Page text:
Computer networks at several South Korean banks and TV broadcasters crashed simultaneously early Wednesday. The attack paralysed ATMs across the country starting at 0520 GMT and they were still down six hours later.
South Korean officials sprang into action and set up a cyber crisis team, but it seems the large scale attack simply overwhelmed the infrastructure. Targets included Shinhan Bank, Nonghyup Bank, Munhwa Broadcasting Corp., YTN and Korea Broadcasting System.
Although nobody has claimed responsibility for the attack and South Korean officials are still not pointing fingers, most observers believe the attack was initiated by North Korea because, well, it's North Korea.
The malware used in the attack apparently wrecked computers, destroying their ability to reboot. Some operators reported seeing skulls on the screens before their imperialist machines went struck down by the righteous malware of reunification. Tech support clearly had a bad day, but some services were restored a few hours later
The attack is described as the biggest cyber onslaught against South Korea in more than two years. The fact that simultaneous, coordinated attacks were carried out points to an attacker with plenty of resources, such as a state sponsored group. North Korea is widely believed to have a rather capable cyber warfare unit created to hack US and South Korean networks.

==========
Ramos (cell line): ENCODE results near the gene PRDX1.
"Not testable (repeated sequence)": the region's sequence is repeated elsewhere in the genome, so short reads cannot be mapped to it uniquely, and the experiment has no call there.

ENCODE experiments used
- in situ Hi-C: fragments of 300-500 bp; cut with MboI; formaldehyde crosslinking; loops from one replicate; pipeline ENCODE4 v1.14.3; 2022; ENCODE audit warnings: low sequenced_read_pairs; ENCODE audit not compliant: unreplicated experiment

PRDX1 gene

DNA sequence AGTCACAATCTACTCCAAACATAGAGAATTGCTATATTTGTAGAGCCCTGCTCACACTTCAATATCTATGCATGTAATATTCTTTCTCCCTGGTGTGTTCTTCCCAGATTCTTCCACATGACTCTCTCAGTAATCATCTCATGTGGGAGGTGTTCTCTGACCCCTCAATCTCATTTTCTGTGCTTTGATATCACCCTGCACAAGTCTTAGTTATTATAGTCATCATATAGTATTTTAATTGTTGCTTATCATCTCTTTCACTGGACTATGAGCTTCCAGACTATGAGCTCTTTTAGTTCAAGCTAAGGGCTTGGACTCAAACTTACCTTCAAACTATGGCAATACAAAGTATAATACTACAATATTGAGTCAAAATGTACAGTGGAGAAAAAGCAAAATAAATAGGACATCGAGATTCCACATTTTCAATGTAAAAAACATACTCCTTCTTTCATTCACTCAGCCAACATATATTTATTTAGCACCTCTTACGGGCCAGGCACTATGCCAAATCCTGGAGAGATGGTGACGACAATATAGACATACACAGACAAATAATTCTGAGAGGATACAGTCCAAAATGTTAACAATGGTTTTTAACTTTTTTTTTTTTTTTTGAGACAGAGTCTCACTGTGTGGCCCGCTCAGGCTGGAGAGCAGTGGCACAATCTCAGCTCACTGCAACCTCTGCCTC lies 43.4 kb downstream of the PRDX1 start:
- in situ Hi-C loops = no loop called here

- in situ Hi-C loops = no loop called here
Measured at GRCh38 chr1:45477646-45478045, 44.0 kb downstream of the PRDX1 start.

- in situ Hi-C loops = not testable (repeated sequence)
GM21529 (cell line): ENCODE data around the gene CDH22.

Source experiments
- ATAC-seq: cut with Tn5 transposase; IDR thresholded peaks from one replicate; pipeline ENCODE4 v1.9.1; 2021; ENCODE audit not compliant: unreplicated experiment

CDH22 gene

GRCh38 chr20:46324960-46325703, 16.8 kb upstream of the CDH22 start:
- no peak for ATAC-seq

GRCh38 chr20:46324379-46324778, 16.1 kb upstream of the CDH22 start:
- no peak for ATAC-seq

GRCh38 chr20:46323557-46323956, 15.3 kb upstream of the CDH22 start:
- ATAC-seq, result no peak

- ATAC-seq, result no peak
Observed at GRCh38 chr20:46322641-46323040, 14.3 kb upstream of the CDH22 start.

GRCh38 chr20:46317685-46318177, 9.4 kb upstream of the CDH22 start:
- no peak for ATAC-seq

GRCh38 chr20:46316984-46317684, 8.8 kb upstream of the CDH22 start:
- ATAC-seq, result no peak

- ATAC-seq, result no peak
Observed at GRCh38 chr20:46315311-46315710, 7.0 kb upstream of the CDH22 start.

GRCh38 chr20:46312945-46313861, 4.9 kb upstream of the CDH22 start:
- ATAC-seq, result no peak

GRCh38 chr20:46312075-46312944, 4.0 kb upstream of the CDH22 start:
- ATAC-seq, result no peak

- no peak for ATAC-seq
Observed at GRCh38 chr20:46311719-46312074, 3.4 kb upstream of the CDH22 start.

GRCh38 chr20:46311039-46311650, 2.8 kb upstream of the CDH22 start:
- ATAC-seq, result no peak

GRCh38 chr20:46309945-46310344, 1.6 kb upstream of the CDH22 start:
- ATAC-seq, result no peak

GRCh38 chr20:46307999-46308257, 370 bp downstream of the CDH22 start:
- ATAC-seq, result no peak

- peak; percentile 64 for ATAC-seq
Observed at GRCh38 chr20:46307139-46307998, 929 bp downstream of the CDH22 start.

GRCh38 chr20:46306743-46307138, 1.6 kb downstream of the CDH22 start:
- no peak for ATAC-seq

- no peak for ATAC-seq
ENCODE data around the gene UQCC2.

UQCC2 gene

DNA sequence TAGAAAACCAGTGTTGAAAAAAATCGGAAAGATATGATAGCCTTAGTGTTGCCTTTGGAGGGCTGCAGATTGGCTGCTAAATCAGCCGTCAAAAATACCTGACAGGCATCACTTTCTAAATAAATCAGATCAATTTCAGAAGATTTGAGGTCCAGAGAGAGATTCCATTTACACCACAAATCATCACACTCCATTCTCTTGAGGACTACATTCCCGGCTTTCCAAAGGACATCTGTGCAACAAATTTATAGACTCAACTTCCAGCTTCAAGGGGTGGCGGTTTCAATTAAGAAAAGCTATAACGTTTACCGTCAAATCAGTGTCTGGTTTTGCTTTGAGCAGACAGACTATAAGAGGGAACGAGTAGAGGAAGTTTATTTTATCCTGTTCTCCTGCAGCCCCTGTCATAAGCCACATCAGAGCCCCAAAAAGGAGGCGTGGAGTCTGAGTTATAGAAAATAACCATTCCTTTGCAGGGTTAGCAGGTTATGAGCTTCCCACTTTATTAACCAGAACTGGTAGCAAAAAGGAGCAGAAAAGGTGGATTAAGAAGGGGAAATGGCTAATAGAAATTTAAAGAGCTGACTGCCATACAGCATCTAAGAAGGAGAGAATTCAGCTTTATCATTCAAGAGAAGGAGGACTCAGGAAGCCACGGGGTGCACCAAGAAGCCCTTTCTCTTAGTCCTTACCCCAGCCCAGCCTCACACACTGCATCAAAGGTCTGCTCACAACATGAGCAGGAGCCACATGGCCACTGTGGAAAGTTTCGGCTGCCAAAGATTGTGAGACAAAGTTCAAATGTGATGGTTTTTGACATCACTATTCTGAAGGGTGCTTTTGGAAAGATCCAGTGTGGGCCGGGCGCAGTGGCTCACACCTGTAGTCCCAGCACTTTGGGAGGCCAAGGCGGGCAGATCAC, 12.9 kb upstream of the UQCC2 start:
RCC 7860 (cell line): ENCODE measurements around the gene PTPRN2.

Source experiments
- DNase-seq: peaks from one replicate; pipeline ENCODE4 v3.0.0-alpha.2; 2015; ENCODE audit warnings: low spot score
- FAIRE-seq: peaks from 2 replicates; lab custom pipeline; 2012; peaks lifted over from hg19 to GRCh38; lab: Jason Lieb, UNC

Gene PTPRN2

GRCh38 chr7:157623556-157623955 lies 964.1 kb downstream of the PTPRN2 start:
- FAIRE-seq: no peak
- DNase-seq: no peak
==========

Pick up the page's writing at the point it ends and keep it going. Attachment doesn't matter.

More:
The level of sophistication used in the attacks tends to be surprising, given the state of North Korea's economy and infrastructure. It is one thing to recruit hackers in the US, Europe or Japan, but finding suitable candidates in a country with virtually no internet and frequent power outages can't be easy.
However, it might be worth the effort. South Korea operates some of the fastest broadband networks on the planet and the economy is heavily dependent on broadband access. This also poses a massive security risk, as many facilities can be targeted by cyber attacks. A more serious attack could potentially wreak havoc on South Korea's 21st century infrastructure.
The South Korean military has also raised its cyber attacks readiness alert level, but it doesn't appear to have been targeted. The market didn't like the attack one bit and South Korean stocks tumbled, with the Kospi Index losing 1 percent. The won slid 0.5 percent.
In contrast, North Korea is practically Kim Jong-unhackable. Not because it has the best cyber security programme on the planet, or the wisest and greatest supreme leader, but because it has almost no internet infrastructure at all. Launching a cyber attack against North Korea would basically be like targeting an Amish community with an electromagnetic pulse weapon.